The Information Commissioner’s Office has joined forces with data protection authorities from around the world in demanding more openness from Facebook and other firms supporting the social media giant’s proposed Libra digital currency, amid fears the scheme could potentially be in breach of privacy laws.
Plans for the Libra blockchain digital currency were first revealed in May this year. The project, currency and transactions are to be managed and cryptographically entrusted to the Libra Association, a membership organisation founded by Facebook’s subsidiary Calibra and 27 others across payment, technology, telecoms, online marketplace, venture capital and not-for-profit organisations.
However, the plans have already been met by huge opposition on both sides of the Atlantic. Now, the ICO has waded in, too, by asking Facebook and the other 27 organisations to provide details of how customers’ personal data will be processed in line with data protection laws.
The statement asks for assurances that only the minimum required data will be collected, that the service will be transparent, and requests details of how data will be shared between Libra Network members.
The statement is signed by a cross section of authorities representing hundreds of millions of people in Europe, the Americas, Africa and Australasia. These include Information Commissioner Elizabeth Denham and her counterparts in Australia, the US, Canada, Burkina Faso and Albania, as well as the EU’s European Data Protection Supervisor.
Denham said: “The ambition and scope of the Libra project has the potential to change the online payment landscape, and to offer benefits to consumers. But that ambition must work in tandem with people’s privacy expectations and rights.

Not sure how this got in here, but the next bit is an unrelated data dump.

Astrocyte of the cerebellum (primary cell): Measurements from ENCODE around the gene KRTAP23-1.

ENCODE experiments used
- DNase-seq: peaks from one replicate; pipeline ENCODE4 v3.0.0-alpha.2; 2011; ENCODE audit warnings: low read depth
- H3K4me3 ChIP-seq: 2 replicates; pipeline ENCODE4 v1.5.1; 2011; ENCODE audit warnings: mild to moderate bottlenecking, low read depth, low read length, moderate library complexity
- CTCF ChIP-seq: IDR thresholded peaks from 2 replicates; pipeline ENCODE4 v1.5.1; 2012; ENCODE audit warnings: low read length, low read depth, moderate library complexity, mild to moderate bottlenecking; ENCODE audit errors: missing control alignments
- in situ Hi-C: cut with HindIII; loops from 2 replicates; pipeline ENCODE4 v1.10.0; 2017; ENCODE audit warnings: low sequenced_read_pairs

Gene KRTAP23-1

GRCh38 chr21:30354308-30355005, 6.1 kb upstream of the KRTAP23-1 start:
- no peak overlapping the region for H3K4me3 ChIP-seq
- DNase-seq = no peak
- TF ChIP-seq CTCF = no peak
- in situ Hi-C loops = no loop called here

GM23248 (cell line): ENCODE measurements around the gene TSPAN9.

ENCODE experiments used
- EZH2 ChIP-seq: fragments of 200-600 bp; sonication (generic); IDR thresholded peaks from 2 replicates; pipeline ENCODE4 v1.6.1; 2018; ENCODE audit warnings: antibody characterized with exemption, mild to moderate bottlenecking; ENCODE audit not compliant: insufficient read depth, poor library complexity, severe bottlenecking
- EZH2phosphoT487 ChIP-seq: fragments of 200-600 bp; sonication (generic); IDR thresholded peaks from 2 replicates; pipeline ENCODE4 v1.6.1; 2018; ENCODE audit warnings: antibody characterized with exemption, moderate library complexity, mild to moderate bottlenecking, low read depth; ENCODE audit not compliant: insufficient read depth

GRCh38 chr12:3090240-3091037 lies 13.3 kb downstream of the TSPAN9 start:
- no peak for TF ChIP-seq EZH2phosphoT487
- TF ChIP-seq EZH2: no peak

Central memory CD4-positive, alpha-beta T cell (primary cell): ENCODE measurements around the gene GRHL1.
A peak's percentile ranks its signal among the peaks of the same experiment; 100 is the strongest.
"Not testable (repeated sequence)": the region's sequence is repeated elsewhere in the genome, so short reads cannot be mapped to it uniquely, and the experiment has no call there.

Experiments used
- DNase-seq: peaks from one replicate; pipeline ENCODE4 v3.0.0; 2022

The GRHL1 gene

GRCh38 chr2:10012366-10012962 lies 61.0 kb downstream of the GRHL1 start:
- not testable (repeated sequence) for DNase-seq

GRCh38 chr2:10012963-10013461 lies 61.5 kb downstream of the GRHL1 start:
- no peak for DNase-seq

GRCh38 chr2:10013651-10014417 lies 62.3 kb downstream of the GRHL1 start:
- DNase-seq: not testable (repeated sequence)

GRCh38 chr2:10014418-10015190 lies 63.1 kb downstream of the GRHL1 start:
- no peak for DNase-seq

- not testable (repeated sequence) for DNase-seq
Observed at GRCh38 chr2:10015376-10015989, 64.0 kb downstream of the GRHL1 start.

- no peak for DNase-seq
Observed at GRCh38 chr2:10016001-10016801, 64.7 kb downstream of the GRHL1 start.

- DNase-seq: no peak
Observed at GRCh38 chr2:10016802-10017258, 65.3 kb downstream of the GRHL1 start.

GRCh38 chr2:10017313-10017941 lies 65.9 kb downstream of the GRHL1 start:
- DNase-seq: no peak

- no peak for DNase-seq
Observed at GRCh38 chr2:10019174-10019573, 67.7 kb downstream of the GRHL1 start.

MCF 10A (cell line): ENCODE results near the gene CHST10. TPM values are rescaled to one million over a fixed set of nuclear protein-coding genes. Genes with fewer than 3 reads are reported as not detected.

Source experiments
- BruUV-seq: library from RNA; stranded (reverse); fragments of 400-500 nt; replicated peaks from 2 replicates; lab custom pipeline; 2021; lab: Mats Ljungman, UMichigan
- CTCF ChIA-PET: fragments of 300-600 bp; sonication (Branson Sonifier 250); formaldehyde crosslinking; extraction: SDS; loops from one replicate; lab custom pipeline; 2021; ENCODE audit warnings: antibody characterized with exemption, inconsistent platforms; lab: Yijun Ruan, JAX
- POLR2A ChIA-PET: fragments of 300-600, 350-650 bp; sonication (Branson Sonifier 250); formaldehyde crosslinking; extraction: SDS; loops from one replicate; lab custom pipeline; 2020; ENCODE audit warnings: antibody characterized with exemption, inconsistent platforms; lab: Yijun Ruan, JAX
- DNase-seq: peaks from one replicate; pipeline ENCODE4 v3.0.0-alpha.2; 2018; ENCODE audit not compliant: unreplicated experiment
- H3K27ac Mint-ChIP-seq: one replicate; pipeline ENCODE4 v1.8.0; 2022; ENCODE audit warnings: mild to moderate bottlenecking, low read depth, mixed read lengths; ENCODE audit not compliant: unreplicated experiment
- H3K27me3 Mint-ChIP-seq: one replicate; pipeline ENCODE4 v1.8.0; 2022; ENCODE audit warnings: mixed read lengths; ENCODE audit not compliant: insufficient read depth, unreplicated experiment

“Facebook’s involvement is particularly significant, as there is the potential to combine Facebook’s vast reserves of personal information with financial information and cryptocurrency, amplifying privacy concerns about the network’s design and data sharing arrangements.
“We know that the Libra Network has already opened dialogue with many financial regulators on how it intends to comply with financial services product rules. However, given the rapid plans for Libra and Calibra, we are concerned that there is little detail available about the information handling practices that will be in place to secure and protect personal information.
“I hope this statement will prompt an open and constructive conversation to ensure that data protection is a key part of the design process and that data protection regulators are a key consultative group as the Libra proposals develop.”